When Russian Federation President Vladimir Putin last year signed a law (passed by the country’s legislature) banning the importation and cultivation of genetically modified plants, seeds and livestock, he made an easy decision, politically. But in the long run, it could prove risky.
Russia’s been in the news a lot lately, but the latest political revelations obscure an ongoing change in how the country is managing its considerable agricultural resources. A prominent scientist, Pavel Volchkov, head of the laboratory of genome engineering at the Moscow Institute of Physics and Technology, offered some scientific “insider” perspectives.
When it was still the USSR, government officials used a centrally planned economy to boost livestock production, hoping to increase meat and dairy consumption and improve the nation’s standard of living. Using direct subsidies, they succeeded: Meat production jumped by 60 percent between 1970 and 1990. To feed all these animals, they imported huge quantities of grain, soy, and meal, mostly from the United States.
Since the USSR’s deconstruction, these numbers have reversed. Russia is now a meat importer (it’s been a lot cheaper than domestic production) and an exporter of grains. These exports have rapidly increased since 2002.
However, things changed again in 2014. Russian military and political actions in the Ukraine resulted in economic sanctions against the country from the US, European Union and other countries. That August, Russian retaliated by banning agricultural and food imports from many of those countries. While the ban has hurt Russian consumers in their wallets and pocketbooks, it has not been politically harmful.
But it does provide context for the latest GMO ban, which was first proposed in 2014.
“Agriculture is a fundamental part of our life,” Volchkov said. “Russia owns one sixth of the Earth. But we have more land that isn’t suitable for agriculture.”
This, to Volchkov, is where the risk from banning GMOs comes in. Genetic modification can create plants that are resistant to higher temperatures, droughts, and other issues problematic to growing and raising plants and animals. For Volchkov, CRISPR and other modern breeding tools could pave the way for Russia, and the rest of the planet, to reach higher production rates:
“Most scientists think CRISPR is a really magic tool, because with precise genome editing, you can do so many different things. You don’t have to breed animals or plants, and you can try to combine polymorphisms and alleles of interest and combine in one organism.”
However, Putin and Russian regulators and politicians (and to a large degree the Russian people) are – to put it mildly – skeptical of GMOs.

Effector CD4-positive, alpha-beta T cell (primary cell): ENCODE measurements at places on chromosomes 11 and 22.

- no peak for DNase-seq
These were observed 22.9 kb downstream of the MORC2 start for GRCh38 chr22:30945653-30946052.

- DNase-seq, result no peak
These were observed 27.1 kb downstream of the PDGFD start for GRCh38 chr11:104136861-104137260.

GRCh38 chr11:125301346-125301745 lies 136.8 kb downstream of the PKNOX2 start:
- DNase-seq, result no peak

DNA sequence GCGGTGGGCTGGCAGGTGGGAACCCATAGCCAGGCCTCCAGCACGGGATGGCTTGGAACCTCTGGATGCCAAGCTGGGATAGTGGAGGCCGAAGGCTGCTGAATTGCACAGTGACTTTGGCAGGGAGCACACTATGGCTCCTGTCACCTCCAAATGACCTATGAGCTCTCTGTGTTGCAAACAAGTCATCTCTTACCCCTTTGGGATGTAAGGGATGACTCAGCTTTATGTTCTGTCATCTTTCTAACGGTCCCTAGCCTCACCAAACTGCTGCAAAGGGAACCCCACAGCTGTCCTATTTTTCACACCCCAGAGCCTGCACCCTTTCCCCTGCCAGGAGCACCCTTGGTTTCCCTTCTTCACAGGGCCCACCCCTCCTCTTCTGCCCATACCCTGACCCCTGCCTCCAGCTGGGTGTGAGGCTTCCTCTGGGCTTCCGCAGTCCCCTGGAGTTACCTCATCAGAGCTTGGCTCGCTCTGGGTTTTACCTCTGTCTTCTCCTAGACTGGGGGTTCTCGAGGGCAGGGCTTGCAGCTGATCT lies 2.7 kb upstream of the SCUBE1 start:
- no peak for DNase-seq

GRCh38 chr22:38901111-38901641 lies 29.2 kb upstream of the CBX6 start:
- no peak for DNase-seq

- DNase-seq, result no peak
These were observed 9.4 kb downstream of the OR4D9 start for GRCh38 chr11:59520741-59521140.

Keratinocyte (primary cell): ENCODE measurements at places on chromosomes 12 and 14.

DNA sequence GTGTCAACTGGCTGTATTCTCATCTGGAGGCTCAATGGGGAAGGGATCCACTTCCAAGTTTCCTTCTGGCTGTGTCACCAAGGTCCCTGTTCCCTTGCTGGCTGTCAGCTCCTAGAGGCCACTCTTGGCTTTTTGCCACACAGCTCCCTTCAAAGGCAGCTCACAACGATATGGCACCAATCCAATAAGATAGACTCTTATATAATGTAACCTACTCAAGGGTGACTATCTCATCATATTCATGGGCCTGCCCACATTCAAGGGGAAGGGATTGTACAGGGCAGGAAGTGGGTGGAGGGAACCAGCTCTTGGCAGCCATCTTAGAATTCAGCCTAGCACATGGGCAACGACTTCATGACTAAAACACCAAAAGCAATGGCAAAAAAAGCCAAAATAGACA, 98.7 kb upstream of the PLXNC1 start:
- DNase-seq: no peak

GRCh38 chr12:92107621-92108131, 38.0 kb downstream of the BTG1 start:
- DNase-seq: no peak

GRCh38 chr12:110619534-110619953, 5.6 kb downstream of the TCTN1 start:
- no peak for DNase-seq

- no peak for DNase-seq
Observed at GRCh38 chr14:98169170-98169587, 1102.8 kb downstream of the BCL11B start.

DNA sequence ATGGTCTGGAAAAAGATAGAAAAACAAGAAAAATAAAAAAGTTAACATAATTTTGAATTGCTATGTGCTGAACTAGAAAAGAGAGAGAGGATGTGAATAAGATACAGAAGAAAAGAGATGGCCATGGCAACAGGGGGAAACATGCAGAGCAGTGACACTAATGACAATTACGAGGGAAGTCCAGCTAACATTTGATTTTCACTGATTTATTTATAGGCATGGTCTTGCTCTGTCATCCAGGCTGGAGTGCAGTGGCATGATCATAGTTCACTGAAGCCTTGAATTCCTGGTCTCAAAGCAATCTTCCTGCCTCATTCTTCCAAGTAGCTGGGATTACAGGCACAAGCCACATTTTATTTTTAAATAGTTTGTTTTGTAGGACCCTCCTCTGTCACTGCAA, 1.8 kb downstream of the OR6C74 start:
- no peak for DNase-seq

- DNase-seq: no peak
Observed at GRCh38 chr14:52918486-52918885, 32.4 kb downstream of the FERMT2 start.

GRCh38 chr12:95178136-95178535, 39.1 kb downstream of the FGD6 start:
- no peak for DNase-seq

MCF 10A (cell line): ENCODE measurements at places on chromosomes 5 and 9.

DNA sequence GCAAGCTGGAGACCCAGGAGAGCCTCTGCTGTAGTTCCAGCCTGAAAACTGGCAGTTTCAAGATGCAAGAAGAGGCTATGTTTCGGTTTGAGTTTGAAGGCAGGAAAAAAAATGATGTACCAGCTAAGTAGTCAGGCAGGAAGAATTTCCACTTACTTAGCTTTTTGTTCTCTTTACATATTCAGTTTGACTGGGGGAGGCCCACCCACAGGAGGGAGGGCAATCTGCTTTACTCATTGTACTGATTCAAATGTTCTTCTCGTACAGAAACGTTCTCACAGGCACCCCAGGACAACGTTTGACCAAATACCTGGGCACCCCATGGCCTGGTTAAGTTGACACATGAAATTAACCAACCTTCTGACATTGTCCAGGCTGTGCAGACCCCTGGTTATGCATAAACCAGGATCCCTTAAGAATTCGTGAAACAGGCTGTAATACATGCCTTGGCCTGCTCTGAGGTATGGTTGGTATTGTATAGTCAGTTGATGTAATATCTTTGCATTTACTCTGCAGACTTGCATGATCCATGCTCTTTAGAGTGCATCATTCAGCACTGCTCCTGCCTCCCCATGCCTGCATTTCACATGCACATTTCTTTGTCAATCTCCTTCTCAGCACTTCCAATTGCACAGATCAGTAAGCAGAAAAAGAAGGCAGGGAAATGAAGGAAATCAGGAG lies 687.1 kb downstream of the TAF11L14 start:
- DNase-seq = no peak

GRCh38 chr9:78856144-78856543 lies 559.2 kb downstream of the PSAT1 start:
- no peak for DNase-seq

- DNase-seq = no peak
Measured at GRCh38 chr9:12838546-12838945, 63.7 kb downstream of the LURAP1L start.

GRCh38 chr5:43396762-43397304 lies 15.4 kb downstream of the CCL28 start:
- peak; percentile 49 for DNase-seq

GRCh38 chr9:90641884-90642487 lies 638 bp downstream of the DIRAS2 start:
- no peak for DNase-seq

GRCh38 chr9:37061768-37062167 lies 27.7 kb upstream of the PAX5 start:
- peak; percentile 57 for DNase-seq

When Putin signed Federal Law 358-Z, prohibiting “cultivation of genetically engineered plants and breeding of genetically engineered animals on the territory of the Russian Federation,” he put restrictions on a technology that polls show is feared by about 80 percent of Russians. On the surface, it also was an economically easy decision, as the proportion of GMO-containing food declined from 12 percent to just 0.01 percent since 2007, according to Russia Today.
Anti-GMO groups and websites like Natural News and Sustainable Pulse also celebrated the decision, making a logical leap that this decision could curb any GMO development. According to Sustainable Pulse:
This law makes Russia the world’s largest GMO-free territory and offers a great platform for the development of organic agriculture.
Natural News and other sites went a step further, posting an alleged quote by Putin against GMOs, vaccines, and fast food:
We as a species have the choice to continue to develop our bodies and brains in a healthy upward trajectory, or we can follow the Western example of recent decades and intentionally poison our population with genetically altered food, pharmaceuticals, vaccinations, and fast food that should be classified as a dangerous, addictive drug.
There’s no evidence, however, that Putin ever said this.
In addition, the new law does allow for domestic research and development of GMOs. It also allows for import of GMO foods (like soybeans) for consumption, and sets the stage for a regulatory agency that could approve (or disapprove) genetically modified crops and animals.
The first and third provisions — generally ignored by US and European anti-GMO activists — may hold the future of Russian agriculture. Today’s Russian government doesn’t include an agency as influential and sophisticated as the FDA. According to Volchkov,“As soon as GMO products appeared, the government realized it had to regulate it. It wasn’t clear what they had to do.”
The USDA Foreign Agricultural Service estimated that under the 2014 restrictions, a new registration and approval process would allow cultivation of GMO crops, but not before 2023 or 2024. It’s not clear now how much registration could happen.
But the other provision allowing research, could create Russian-originated genetically modified products, which could be more political palatable, especially if created by cis-genic or CRISPR methods.
“It’s important to do research and development in Russia,” Volchkov said. “Government supports this work with funds, grants, and a little bit with venture companies.” He has worked with US, Canadian and other non-Russian companies to develop genetically modified plants, which is allowed. “But it doesn’t make sense.”
Andrew Porterfield is a writer, editor and communications consultant for academic institutions, companies and non-profits in the life sciences. He is based in Camarillo, California. Follow @AMPorterfield on Twitter.